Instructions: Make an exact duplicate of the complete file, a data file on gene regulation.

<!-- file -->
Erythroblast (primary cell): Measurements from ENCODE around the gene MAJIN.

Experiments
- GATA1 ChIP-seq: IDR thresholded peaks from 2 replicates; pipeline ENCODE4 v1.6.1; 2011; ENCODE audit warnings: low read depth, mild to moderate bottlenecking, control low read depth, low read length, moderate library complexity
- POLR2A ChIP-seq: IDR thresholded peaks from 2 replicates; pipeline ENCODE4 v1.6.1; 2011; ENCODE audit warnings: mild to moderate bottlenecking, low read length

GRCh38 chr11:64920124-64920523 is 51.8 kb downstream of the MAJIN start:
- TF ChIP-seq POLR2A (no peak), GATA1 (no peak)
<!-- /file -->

Erythroblast (primary cell): Measurements from ENCODE around the gene MAJIN.

Experiments
- GATA1 ChIP-seq: IDR thresholded peaks from 2 replicates; pipeline ENCODE4 v1.6.1; 2011; ENCODE audit warnings: low read depth, mild to moderate bottlenecking, control low read depth, low read length, moderate library complexity
- POLR2A ChIP-seq: IDR thresholded peaks from 2 replicates; pipeline ENCODE4 v1.6.1; 2011; ENCODE audit warnings: mild to moderate bottlenecking, low read length

GRCh38 chr11:64920124-64920523 is 51.8 kb downstream of the MAJIN start:
- TF ChIP-seq POLR2A (no peak), GATA1 (no peak)